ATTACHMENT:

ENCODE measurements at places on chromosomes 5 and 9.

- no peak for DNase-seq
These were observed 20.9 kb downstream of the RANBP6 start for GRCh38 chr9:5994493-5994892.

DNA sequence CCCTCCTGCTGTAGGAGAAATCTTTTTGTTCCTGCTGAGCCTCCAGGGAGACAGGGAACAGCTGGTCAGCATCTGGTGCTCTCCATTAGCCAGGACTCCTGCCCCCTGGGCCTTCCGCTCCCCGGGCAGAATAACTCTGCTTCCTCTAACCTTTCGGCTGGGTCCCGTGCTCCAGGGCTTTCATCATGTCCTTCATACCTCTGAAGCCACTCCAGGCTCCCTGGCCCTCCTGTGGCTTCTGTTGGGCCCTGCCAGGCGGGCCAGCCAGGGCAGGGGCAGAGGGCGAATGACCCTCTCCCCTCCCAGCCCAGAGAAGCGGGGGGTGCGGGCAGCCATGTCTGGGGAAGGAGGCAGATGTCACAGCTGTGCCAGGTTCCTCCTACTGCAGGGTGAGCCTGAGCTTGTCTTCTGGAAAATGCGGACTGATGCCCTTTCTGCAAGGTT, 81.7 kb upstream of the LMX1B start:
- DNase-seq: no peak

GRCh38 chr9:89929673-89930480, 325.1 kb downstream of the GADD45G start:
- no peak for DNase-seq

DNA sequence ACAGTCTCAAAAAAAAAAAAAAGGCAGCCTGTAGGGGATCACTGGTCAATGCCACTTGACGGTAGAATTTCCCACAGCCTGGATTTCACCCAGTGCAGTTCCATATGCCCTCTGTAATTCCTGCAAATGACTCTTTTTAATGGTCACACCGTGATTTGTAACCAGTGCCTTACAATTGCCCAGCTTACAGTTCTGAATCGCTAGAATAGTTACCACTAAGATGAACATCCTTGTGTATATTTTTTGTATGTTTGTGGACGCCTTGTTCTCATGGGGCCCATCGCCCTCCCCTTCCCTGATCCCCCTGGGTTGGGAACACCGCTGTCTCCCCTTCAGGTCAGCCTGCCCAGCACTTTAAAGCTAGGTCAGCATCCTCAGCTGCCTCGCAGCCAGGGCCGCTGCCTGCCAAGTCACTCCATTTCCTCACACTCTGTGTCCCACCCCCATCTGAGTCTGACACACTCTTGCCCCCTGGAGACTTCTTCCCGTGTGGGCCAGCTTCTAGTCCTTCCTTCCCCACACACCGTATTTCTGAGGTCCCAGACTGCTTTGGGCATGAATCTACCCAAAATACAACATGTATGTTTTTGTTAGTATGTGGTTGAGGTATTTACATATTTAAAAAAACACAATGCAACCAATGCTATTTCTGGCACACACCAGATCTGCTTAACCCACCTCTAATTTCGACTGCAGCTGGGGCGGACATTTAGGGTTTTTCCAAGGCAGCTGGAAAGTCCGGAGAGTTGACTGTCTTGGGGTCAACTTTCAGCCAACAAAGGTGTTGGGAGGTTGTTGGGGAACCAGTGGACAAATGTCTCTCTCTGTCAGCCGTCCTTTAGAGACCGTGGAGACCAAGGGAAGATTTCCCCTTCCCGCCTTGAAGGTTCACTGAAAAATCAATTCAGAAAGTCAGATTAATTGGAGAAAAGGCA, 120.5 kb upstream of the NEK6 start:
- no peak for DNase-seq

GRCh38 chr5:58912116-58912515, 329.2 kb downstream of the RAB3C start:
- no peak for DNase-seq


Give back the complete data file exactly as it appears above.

ENCODE measurements at places on chromosomes 5 and 9.

- no peak for DNase-seq
These were observed 20.9 kb downstream of the RANBP6 start for GRCh38 chr9:5994493-5994892.

DNA sequence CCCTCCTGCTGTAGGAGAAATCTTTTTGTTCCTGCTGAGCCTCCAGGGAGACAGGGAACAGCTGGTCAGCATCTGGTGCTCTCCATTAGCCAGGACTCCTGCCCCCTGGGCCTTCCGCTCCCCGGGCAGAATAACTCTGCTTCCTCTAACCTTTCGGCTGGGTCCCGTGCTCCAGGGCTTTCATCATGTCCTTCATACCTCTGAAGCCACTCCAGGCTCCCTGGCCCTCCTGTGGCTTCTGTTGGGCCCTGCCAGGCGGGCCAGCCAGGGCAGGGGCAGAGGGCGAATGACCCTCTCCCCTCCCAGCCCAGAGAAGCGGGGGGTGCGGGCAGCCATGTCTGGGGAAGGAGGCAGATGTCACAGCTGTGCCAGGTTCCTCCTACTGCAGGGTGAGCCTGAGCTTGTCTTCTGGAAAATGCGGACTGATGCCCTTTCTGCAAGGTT, 81.7 kb upstream of the LMX1B start:
- DNase-seq: no peak

GRCh38 chr9:89929673-89930480, 325.1 kb downstream of the GADD45G start:
- no peak for DNase-seq

DNA sequence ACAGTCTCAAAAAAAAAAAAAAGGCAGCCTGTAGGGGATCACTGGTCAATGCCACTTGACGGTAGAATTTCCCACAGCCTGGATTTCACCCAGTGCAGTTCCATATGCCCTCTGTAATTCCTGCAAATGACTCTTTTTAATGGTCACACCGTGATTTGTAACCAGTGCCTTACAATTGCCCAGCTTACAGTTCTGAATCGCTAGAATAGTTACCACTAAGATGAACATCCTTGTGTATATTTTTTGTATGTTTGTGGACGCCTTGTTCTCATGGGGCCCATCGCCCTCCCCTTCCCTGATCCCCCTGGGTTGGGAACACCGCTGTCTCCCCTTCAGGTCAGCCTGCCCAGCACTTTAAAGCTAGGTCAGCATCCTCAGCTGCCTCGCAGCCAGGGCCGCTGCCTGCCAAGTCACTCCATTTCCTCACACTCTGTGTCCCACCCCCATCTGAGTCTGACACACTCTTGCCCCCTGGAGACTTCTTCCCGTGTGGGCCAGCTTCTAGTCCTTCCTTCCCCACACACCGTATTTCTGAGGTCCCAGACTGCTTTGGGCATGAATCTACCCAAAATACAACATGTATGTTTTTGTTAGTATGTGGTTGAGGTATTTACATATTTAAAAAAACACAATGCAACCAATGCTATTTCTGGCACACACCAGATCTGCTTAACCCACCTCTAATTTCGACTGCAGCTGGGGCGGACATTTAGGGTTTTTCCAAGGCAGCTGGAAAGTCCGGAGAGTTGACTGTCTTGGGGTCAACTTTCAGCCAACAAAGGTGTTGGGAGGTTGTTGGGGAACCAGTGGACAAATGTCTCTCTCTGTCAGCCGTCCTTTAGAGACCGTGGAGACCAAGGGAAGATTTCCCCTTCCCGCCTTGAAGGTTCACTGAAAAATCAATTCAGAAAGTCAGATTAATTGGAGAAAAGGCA, 120.5 kb upstream of the NEK6 start:
- no peak for DNase-seq

GRCh38 chr5:58912116-58912515, 329.2 kb downstream of the RAB3C start:
- no peak for DNase-seq